I am a Force of Nature. So are you. So is everyone else on the planet. We are affected by the moon, the tides, the barometric pressure. When the winter comes and the sun isn’t as visible, people experience Seasonal Affective Disorder (aptly named SAD) and may feel cloudy as well.
How about when the emotional environment is unpredictable? The solar power could be on overdrive one day and storms might be raging the next. I witnessed that physical manifestation when in Jamaica last week. A cloud bank appeared over the erstwhile calm ocean and then spread like peanut butter over whole grain bread. Small droplets of rain scattered and were joined by splish-splash others that created puddles inviting stomping in. Then things got wild. Thunder and lightning flashes rocked the resort. I watched from the shelter of one of the restaurants as several risking taking people remained in the pool; some even holding on to the metal hand railing. This former lifeguard wished she had her whistle so she could insists that they clear the pool. As it was, all I could do was pray that they didn’t get struck by lightning. A drunken couple moved from the pool into the ocean, diving in, in defiance of the storm.
As it always does, the deluge passed, the clouds parted and the sun came beaming back out. I would guess that there was even a rainbow somewhere nearby. So it is with our emotional weather. Although I do my best to keep my own temperate zone in range, there are times when storms are bubbling up beneath the surface, but the waves are pretty calm. I have learned to ride them without capsizing my boat, or those of others.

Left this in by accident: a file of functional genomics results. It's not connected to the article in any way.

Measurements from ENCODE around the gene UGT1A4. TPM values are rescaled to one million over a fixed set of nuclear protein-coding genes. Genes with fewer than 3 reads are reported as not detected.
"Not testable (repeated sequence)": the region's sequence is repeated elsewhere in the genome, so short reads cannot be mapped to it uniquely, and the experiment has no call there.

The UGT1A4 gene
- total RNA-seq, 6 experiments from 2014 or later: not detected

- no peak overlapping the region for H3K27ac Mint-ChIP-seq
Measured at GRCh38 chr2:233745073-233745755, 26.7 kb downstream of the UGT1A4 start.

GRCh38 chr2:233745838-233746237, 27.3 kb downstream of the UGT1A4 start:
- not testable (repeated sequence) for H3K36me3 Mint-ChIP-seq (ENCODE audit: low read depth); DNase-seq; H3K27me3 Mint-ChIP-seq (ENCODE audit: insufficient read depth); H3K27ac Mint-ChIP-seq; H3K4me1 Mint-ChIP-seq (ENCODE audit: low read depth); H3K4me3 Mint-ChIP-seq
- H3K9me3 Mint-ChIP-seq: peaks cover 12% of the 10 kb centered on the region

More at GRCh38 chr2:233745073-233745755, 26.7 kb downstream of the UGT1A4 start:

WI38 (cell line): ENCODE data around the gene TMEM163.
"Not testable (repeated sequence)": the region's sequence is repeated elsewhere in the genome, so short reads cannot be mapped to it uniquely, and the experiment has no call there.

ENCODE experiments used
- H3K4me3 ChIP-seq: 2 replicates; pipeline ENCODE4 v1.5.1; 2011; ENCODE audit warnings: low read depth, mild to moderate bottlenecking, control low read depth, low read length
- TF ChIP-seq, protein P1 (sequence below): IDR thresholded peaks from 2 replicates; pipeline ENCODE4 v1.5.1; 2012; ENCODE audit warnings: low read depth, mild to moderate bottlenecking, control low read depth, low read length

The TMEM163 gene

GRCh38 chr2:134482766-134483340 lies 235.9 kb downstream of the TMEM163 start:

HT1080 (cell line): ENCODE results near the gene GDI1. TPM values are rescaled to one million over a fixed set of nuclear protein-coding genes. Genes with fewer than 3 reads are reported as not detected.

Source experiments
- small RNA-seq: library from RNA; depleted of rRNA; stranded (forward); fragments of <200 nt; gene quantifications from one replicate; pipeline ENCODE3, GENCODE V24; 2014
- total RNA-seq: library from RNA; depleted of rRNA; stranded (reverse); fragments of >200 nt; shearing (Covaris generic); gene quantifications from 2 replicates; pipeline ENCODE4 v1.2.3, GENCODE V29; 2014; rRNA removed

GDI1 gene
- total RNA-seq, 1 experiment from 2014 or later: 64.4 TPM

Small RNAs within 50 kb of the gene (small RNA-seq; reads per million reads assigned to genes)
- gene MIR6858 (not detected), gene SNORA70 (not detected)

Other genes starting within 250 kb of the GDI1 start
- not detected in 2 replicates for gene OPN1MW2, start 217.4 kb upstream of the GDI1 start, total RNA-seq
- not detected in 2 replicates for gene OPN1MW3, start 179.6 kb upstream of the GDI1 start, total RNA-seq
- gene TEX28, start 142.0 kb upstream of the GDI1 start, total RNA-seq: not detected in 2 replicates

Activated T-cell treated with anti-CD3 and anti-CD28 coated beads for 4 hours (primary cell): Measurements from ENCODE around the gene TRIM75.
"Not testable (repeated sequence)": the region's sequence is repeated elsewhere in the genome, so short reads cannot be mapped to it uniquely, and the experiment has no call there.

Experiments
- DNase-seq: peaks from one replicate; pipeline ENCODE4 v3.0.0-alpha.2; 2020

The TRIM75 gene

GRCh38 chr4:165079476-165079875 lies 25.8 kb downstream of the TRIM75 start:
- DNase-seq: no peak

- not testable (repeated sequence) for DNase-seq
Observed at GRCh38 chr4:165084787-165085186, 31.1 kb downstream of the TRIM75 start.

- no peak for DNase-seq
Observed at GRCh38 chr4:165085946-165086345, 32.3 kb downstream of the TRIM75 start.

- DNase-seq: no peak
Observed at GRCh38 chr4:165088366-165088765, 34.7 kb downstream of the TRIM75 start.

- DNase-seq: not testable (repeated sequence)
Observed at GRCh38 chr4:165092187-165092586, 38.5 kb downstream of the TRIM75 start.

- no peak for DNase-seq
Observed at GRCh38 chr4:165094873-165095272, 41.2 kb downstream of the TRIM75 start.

What happens when someone else’s storms come to call? How do we maintain our own balance? When someone in our life feels as if they are on a ship gone astray, how do we remind them that they could benefit by changing course, so that they don’t continue to steer toward the rocks while we watch, feeling helpless to do anything but wave our arms?
There are times when this consummate caregiver (alright … control freak), wants to commandeer the ship and move it out of danger, since I can see where it is heading. The person keeps wresting the wheel from my well intended hands. It gets exhausting and sea sick inducing. As a result, I am learning to relinquish control.
Yesterday I was doing what I call a ‘sanity check’ with my wise friend Paul Dengler who is a Forrest Gump impersonator. He called because he sensed I had something on my mind that needed some support and perhaps course correction myself. After I shared my winds of change experience, he offered this:
“The emotional weather changes from day to day. Sometimes you shouldn’t try to go anywhere or do anything in the storm. Just wait it out. Sunny skies are up ahead.”
This is true for me, as it is for this other person in my life. I need to trust that they will see their way clear out of the clouds into the bright light.
What I have also learned is that I can only steer my own ship of dreams and no one else’s and that I am not doing it alone. The ‘captain’ that put my hands on the wheel is observing to see where I take it.